Lo and behold my first wife, Babs, who had shared so much of the pain and the joy of our tumultuous and dramatic (and how!) years with Ayn Rynd, was on the line. It did not surprise me. Babs was one of the people who would naturally give me a ring on a night like this. When I heard her voice I felt confirmed and validated in my intuition, as well as a little annoyed.

Had I heard the news? she wanted to know.

"Yes, yes, I heard," I snapped. Of course I had heard! Why would I not have heard? Such a question!

Once again I was flabbergasted by the extent of the woman's Bambi-like na├»veté. Did she really suppose that the knowledge of Ayn's death could have been kept from me?

Babs was droning on and on about the sadness of the event, how it was the end of an era and so forth. She seemed to want to re-establish the intimate personal context of yore.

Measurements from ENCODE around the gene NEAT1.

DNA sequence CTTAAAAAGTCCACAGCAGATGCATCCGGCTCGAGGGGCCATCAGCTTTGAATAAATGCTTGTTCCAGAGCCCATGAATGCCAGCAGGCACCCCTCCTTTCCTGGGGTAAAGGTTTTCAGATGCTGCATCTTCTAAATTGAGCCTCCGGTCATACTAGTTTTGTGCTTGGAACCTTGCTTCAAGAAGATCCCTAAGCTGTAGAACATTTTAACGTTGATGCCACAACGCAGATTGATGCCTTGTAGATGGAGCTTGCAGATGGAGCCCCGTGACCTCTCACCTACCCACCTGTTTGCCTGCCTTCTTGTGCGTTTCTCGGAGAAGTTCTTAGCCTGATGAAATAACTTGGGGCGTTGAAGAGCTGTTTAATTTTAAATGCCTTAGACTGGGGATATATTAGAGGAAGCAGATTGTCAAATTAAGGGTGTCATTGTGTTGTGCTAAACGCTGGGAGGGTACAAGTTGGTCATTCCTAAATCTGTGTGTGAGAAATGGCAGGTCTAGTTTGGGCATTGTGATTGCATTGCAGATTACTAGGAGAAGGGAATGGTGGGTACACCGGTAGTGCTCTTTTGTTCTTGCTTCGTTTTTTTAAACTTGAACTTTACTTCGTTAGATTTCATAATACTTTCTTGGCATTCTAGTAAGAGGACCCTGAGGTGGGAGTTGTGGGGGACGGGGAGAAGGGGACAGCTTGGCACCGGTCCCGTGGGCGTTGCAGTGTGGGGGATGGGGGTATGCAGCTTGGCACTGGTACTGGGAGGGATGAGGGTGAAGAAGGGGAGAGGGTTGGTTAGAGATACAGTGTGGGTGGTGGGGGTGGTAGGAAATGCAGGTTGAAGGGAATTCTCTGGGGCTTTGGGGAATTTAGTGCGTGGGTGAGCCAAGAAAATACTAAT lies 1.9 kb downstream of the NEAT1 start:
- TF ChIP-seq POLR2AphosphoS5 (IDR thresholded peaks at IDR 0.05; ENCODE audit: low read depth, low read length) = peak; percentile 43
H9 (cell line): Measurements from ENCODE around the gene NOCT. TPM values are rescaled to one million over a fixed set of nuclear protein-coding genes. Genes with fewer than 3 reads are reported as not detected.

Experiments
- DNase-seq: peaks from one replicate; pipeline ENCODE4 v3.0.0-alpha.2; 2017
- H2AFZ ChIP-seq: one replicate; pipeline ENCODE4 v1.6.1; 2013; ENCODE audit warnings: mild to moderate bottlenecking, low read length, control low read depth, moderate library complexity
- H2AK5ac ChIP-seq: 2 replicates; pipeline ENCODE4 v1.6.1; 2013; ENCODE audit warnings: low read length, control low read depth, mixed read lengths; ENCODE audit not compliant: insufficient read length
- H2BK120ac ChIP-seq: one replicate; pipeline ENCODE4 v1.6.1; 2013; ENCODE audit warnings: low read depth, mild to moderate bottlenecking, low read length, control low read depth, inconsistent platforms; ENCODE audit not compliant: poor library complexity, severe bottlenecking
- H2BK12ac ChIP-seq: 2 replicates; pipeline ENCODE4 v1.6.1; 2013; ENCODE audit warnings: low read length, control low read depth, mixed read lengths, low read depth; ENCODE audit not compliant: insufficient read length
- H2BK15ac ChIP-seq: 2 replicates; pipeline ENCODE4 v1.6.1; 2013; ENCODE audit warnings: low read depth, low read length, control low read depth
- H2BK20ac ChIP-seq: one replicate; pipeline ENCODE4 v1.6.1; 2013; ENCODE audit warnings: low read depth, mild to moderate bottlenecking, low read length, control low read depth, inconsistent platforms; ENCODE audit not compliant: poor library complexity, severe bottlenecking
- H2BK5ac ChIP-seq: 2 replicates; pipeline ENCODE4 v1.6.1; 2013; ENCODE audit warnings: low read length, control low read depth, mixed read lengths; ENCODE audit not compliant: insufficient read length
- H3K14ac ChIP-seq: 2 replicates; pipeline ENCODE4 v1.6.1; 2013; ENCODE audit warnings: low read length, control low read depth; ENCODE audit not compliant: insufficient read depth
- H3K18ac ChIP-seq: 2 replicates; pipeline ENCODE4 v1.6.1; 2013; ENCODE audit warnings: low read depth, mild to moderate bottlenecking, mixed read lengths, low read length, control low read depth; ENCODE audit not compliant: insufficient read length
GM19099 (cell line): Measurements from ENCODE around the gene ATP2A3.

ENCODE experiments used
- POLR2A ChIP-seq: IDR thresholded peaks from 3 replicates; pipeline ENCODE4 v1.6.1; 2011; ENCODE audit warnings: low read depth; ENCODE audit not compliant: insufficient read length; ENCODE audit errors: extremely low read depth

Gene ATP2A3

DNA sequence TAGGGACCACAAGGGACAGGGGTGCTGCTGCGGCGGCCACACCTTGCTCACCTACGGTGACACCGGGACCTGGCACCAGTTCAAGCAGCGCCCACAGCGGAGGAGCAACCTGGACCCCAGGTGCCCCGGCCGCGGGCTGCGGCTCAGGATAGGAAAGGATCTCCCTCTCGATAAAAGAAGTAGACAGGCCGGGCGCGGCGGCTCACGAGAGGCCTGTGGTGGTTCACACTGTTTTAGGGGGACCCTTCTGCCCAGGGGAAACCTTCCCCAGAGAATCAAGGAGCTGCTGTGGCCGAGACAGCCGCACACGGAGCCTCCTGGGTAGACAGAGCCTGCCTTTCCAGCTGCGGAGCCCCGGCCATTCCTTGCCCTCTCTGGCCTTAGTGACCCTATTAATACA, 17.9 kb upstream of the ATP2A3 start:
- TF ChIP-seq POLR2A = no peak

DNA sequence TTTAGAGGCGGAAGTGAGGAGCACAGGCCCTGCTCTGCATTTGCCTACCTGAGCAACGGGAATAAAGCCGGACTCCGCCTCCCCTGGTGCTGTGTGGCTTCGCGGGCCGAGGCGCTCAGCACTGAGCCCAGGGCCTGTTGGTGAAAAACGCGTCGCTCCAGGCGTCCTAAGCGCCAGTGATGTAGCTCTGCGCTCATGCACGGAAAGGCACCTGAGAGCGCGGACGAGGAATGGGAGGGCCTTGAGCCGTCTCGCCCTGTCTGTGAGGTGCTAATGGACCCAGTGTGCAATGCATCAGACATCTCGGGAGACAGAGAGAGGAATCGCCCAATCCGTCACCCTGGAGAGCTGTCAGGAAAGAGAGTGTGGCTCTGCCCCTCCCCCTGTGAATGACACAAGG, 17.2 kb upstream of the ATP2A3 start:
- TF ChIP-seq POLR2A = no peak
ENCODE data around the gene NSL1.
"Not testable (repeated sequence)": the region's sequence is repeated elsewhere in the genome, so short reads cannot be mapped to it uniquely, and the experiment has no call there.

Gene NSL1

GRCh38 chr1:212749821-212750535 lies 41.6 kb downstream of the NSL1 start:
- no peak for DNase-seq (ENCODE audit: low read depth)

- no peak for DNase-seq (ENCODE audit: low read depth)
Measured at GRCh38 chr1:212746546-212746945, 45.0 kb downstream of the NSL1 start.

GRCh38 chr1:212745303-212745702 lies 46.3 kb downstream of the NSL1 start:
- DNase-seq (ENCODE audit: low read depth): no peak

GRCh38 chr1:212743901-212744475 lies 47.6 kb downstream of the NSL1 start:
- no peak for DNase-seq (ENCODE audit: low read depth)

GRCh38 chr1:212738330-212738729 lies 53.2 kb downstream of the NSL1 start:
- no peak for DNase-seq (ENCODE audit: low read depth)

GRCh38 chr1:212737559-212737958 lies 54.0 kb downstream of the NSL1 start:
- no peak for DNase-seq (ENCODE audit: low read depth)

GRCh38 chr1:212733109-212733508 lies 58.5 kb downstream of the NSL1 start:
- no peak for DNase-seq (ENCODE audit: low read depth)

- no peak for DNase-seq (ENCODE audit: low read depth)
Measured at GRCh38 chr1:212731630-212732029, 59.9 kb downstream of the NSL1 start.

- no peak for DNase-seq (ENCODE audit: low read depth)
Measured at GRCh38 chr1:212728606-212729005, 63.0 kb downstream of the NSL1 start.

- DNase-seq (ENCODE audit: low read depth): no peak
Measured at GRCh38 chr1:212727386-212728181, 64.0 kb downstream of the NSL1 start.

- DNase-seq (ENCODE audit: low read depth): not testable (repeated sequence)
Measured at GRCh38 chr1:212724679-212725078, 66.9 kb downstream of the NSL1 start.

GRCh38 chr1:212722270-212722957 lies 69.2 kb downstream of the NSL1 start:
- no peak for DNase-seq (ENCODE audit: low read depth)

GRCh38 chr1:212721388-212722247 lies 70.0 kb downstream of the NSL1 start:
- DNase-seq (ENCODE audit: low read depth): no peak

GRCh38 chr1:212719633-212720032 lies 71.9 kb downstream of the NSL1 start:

And while I, too, in some minimal extent, wished to regain a thread of the connection which Babs and I had once shared—there was too much static on the line. "I can barely hear you, Babs! Speak up a little!"

"I want to attend her funeral," Babs was saying, a little louder now, a little more assertively. "I know all the things you could say but—well, I do feel sad about her death. I still love her."

I rolled my eyes. "Don't be so freaking sentimental. Anyway, Lenny Placator will never let you into that event. He's the official defender of Objectionableism now, and you're 'the enemy.'"

"Still, I want to go."

Talk about stubborn!

Later I heard that Lenny had hired some Nicaraguan contras to keep me and Babs out of the funeral. Not that I had ever wanted to attend, myself. It was not within the compass of the rational.